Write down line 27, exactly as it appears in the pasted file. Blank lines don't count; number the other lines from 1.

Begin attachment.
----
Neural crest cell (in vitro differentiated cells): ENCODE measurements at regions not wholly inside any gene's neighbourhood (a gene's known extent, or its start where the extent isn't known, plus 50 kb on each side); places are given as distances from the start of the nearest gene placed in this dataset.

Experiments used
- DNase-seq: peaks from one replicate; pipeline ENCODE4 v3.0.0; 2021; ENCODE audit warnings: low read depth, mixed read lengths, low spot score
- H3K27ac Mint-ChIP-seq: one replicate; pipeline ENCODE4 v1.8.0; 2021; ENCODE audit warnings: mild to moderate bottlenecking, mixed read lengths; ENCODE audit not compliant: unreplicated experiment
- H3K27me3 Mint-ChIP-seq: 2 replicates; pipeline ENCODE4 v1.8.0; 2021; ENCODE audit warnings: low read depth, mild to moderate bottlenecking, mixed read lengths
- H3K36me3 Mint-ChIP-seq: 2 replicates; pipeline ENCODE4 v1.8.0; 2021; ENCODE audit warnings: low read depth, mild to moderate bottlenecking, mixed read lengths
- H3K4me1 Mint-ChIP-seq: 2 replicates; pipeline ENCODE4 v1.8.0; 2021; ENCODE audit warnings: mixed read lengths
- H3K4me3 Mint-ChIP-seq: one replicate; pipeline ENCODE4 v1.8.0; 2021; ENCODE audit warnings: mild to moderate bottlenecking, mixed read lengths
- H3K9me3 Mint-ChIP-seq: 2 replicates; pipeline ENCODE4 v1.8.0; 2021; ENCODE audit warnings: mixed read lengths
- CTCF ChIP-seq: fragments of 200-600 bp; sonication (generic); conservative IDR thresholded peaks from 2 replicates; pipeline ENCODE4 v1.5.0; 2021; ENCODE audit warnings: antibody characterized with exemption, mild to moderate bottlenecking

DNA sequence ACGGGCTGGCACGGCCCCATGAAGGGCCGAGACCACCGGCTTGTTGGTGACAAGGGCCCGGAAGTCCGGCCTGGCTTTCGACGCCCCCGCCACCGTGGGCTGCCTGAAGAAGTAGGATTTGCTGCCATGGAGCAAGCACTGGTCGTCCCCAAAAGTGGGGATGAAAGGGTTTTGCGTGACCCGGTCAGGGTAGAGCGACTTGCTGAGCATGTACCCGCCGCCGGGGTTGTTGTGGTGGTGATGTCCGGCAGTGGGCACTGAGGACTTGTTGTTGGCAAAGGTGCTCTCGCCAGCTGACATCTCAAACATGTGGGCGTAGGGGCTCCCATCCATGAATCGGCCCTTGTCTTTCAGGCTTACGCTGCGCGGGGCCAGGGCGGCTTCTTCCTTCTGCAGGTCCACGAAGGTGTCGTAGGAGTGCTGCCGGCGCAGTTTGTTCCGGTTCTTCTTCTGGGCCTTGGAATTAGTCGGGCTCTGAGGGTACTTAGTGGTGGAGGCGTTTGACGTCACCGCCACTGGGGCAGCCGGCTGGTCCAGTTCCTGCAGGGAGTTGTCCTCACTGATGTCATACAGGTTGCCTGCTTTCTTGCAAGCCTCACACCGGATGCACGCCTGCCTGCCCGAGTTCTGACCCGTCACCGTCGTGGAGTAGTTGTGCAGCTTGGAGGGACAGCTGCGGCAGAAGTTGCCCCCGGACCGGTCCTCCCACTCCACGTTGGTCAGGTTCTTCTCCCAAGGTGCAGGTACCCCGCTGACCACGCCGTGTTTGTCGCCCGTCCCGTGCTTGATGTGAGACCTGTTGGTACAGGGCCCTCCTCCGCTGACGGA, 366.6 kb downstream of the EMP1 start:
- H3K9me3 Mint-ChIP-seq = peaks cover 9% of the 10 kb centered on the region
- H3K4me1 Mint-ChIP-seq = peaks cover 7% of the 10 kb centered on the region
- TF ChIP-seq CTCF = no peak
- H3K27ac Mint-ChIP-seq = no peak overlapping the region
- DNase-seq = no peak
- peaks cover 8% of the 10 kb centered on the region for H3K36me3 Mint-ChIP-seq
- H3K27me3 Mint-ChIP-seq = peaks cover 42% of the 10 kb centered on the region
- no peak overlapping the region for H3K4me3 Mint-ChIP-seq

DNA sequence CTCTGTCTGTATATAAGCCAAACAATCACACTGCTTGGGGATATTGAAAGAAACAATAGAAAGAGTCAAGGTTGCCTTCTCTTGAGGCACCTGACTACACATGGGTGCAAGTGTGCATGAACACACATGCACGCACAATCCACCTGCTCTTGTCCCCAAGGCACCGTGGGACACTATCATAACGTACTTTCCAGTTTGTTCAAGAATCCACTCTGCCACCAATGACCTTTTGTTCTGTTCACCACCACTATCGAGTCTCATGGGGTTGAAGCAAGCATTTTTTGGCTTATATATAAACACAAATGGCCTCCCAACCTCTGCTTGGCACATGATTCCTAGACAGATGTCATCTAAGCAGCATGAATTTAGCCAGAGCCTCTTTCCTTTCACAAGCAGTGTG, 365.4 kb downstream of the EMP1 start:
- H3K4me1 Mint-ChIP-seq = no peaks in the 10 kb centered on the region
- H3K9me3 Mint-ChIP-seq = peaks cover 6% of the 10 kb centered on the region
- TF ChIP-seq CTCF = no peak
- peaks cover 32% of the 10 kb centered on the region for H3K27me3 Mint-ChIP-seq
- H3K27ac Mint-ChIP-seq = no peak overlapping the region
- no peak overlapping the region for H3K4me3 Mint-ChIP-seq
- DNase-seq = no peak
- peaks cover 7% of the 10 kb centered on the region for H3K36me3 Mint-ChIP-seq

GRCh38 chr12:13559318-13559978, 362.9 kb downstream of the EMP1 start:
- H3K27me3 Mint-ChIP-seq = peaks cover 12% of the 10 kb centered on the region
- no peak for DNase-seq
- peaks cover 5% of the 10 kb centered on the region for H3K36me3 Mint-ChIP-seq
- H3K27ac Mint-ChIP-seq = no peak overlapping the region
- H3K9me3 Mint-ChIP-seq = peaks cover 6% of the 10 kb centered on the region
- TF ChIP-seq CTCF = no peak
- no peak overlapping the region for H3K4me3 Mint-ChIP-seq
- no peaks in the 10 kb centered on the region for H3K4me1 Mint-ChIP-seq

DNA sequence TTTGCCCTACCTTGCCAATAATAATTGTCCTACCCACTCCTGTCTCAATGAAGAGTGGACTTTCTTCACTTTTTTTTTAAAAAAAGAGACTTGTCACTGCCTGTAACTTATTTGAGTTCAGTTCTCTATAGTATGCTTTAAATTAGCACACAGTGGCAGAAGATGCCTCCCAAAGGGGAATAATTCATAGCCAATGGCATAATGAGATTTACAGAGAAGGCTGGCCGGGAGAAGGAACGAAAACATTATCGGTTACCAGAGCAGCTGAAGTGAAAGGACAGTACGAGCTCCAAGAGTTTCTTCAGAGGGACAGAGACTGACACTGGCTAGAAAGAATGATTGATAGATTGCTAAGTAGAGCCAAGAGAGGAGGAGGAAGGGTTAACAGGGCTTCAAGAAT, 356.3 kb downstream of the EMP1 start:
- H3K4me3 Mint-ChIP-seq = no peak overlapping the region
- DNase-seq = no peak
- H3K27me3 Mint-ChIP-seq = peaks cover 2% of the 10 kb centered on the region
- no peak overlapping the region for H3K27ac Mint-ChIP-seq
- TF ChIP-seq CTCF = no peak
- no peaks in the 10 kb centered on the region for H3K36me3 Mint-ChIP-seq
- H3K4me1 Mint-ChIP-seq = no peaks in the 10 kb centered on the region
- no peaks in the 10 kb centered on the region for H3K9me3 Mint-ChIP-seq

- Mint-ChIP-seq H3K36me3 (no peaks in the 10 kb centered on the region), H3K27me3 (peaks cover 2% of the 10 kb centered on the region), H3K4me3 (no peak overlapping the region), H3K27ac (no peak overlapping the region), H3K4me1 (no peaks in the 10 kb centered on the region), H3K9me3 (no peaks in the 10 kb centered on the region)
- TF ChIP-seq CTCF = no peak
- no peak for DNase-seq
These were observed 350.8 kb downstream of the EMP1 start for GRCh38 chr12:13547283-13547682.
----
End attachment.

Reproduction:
- DNase-seq = no peak